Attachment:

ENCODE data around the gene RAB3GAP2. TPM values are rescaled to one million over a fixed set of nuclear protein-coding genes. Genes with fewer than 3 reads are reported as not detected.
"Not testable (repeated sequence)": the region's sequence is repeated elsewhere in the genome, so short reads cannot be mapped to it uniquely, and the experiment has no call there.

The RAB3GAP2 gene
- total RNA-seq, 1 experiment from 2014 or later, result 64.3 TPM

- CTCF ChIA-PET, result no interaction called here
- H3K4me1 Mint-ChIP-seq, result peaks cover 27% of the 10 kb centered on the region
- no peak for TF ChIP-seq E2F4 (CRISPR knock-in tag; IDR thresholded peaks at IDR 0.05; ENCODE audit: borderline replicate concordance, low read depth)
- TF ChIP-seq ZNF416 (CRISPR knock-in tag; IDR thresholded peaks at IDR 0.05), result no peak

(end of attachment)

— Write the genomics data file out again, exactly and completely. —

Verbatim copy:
ENCODE data around the gene RAB3GAP2. TPM values are rescaled to one million over a fixed set of nuclear protein-coding genes. Genes with fewer than 3 reads are reported as not detected.
"Not testable (repeated sequence)": the region's sequence is repeated elsewhere in the genome, so short reads cannot be mapped to it uniquely, and the experiment has no call there.

The RAB3GAP2 gene
- total RNA-seq, 1 experiment from 2014 or later, result 64.3 TPM

- CTCF ChIA-PET, result no interaction called here
- H3K4me1 Mint-ChIP-seq, result peaks cover 27% of the 10 kb centered on the region
- no peak for TF ChIP-seq E2F4 (CRISPR knock-in tag; IDR thresholded peaks at IDR 0.05; ENCODE audit: borderline replicate concordance, low read depth)
- TF ChIP-seq ZNF416 (CRISPR knock-in tag; IDR thresholded peaks at IDR 0.05), result no peak